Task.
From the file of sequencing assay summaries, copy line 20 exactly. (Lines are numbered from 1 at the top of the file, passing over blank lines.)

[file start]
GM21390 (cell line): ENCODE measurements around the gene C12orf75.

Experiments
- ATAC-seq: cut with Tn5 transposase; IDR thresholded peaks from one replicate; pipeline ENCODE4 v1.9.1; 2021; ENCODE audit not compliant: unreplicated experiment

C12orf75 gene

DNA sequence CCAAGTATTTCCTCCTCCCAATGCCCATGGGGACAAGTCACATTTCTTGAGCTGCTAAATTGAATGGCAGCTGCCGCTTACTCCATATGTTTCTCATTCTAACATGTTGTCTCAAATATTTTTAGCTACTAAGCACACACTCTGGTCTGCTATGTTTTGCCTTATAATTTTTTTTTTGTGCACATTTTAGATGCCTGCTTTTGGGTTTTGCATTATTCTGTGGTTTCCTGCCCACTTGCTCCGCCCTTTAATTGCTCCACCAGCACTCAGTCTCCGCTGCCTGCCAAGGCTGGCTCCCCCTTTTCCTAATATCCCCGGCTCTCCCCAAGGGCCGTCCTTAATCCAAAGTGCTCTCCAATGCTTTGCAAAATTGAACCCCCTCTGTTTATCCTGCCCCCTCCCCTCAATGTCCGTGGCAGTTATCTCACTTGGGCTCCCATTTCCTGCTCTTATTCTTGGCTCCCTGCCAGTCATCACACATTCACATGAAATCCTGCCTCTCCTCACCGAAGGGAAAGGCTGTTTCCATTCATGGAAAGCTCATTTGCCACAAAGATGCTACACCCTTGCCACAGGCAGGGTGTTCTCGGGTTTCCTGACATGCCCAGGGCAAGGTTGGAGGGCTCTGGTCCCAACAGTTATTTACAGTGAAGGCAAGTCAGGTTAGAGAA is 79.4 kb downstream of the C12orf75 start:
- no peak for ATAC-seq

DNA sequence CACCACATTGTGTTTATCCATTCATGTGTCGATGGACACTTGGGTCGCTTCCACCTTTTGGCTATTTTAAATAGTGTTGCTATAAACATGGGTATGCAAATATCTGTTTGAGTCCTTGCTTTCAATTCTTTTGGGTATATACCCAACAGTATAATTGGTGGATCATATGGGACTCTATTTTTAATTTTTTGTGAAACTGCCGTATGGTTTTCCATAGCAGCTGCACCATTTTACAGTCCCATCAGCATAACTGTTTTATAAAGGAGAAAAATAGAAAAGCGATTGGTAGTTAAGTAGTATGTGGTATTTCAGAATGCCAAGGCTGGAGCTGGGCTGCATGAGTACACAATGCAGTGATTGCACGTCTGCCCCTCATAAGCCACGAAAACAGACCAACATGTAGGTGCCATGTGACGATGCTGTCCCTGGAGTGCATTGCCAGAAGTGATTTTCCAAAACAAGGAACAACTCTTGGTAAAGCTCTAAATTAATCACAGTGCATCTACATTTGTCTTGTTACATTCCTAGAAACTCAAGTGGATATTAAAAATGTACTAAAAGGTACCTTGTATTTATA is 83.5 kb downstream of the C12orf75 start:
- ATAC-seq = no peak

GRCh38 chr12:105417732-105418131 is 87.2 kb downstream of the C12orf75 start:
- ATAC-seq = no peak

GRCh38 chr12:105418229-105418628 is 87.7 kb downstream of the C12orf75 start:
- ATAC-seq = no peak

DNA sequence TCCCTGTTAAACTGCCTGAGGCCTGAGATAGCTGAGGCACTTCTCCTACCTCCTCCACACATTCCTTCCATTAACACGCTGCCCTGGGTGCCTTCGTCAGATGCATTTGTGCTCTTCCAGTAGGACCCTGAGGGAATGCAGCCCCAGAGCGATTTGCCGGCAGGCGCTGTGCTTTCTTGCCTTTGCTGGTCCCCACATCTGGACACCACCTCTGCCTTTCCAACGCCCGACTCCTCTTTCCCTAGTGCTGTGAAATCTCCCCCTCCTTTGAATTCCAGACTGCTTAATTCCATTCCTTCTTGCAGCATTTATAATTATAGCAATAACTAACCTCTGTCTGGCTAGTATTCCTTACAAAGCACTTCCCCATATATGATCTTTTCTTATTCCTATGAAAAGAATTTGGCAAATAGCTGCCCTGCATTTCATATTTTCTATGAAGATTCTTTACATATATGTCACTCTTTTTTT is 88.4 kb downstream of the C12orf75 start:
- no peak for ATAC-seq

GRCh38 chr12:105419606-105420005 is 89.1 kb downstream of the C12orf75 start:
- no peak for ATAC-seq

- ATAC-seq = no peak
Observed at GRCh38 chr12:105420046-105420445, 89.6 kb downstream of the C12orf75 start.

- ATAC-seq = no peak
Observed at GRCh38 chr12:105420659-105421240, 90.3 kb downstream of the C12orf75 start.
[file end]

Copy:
Observed at GRCh38 chr12:105420659-105421240, 90.3 kb downstream of the C12orf75 start.